If your symptoms are severe enough, Social Security can find you disabled if you have chronic obstructive pulmonary disease (COPD). However, a diagnosis on its own is not enough. In my practice, I find that COPD is disabling to my clients in two ways – either because their COPD symptoms are so severe that they are unable to work, or because their COPD symptoms combine with symptoms from other impairments to keep them from working.
I am surprised at how many of my clients have breathing difficulties. Their diagnoses range from asthma to emphysema. My experience with clients with breathing problems is that their symptoms generally do not improve with time. If you find you are unable to work due to COPD or any other breathing problem, it may be in your best interest to apply for Social Security Disability Insurance (SSDI) and/or Supplemental Security Income (SSI) as soon as possible.
The Social Security Administration (SSA) examines COPD in its Listing of Impairments under listing 3.02 for chronic pulmonary insufficiency. The listings in section 3 cover many other types of respiratory impairments as well, including asthma, cystic fibrosis, bronchiectasis, persistent pulmonary infections, and cor pulomale due to chronic pulmonary vascular hypertension. If you have COPD or any other respiratory problem, Social Security will probably order a “pulmonary function test” to objectively determine the extent of the obstruction to your airways. If you are already being treated by a pulmonologist, you may have already had one or more pulmonary function tests performed. Social Security will request records from your doctor, which will include these test results as well as your doctor’s diagnoses and clinical impressions.
Another way to meet the requirements of the listings in section 3 is to show that you have frequent respiratory exacerbations that require physician intervention. If you have at least six attacks per year in spite of complying with prescribed treatment, you might meet or equal the requirements of listing 3.03.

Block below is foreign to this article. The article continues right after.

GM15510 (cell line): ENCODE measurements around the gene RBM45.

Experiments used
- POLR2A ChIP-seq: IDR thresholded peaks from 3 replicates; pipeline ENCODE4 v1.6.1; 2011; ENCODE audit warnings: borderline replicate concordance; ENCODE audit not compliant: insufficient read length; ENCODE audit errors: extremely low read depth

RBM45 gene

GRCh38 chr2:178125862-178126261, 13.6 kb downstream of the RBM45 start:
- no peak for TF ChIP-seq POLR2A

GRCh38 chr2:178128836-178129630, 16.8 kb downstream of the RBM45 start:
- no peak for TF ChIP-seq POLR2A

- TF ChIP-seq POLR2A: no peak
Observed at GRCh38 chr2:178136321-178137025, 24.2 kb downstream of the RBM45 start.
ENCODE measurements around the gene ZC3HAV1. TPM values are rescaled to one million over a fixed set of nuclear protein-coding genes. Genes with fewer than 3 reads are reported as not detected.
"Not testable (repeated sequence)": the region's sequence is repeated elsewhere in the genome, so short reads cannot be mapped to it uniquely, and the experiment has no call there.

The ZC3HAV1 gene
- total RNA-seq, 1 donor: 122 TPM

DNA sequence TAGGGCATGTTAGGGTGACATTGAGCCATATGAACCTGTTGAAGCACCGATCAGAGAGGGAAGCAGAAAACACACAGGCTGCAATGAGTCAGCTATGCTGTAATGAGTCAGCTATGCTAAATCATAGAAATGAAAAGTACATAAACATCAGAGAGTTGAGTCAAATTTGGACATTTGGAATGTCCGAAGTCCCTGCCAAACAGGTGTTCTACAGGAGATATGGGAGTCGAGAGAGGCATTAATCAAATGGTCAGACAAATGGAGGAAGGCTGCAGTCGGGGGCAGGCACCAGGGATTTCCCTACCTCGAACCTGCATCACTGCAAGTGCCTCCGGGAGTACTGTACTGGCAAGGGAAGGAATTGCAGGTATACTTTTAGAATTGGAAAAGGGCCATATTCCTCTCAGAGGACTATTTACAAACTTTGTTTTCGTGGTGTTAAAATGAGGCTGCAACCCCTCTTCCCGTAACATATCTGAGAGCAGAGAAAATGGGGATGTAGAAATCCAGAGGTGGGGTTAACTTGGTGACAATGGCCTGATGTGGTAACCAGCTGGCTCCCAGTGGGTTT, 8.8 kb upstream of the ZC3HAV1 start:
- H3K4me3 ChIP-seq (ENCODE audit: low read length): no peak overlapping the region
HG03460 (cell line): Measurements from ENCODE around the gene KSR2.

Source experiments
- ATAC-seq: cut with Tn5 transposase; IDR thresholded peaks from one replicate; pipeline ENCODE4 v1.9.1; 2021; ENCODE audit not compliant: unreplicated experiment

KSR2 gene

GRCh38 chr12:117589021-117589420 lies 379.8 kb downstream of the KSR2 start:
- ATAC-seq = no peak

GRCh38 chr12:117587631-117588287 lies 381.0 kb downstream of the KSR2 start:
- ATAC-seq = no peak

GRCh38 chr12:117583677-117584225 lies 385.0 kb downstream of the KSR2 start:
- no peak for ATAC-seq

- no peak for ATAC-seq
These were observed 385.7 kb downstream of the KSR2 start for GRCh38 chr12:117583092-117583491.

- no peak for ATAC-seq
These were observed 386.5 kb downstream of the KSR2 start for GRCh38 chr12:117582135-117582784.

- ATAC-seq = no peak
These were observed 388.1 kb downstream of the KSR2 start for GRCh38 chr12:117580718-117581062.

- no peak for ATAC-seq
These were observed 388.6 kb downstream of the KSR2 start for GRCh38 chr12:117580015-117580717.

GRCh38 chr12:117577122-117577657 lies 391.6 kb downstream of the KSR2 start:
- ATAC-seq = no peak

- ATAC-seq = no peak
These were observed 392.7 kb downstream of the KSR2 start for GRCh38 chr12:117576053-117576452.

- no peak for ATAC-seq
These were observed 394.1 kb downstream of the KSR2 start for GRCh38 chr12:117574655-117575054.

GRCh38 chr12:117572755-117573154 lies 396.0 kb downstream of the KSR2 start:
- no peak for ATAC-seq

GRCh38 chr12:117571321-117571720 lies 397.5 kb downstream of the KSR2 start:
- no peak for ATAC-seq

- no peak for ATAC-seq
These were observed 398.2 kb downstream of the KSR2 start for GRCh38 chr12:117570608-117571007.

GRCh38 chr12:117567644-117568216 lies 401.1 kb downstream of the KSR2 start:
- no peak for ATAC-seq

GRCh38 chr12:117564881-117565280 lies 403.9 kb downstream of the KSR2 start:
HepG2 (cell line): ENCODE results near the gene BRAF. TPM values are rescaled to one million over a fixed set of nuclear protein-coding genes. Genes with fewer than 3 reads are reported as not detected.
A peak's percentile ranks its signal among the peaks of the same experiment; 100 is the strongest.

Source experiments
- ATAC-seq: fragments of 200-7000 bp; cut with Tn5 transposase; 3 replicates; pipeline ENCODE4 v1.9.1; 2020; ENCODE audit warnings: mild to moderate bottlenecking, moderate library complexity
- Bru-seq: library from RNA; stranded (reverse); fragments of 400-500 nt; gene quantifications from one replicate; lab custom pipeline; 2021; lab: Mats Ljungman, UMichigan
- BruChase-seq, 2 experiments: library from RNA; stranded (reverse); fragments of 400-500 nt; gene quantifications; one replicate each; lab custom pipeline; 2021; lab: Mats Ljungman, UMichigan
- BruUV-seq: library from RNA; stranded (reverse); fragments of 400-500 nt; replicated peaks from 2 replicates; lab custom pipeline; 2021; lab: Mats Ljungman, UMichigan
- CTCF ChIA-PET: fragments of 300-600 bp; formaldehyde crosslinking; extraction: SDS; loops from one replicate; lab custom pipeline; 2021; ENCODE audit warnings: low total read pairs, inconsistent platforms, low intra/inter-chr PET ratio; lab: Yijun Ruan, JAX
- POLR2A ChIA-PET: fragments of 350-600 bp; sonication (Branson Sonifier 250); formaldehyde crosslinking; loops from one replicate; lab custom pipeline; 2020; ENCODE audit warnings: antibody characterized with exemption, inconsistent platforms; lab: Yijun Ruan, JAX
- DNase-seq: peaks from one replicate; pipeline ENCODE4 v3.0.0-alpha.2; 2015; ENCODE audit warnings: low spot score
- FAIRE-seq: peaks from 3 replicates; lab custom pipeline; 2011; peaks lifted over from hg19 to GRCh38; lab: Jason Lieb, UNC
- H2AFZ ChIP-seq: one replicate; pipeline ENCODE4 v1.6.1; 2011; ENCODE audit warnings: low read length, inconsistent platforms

Some of the more common respiratory symptoms my clients describe are shortness of breath, fatigue, and chest pain. Even though many of my clients do not have test results or frequent enough exacerbations to meet the listings described above, their symptoms seriously interfere with their ability to work. They are often unable to stand or walk for extended periods of time; sometimes their symptoms are so severe that they become short of breath if they talk on the phone or perform even sedentary activities. Some of my clients use inhalers, nebulizers, and even supplemental oxygen to help them breathe.
If you find you are unable to work due to COPD or any other disabling condition, you can start the process to receive SSDI or SSI by filing an initial application. If your application is denied, as most are, you must file a Request for Reconsideration within sixty days of your denial in order to keep your claim going forward. Most people must attend an administrative hearing to have a chance at receiving disability benefits. My office takes get pride in helping Indiana residents get the benefits they deserve. The Social Security disability process can be lengthy and confusing, but persistence and good treatment records can be the keys to a successful outcome.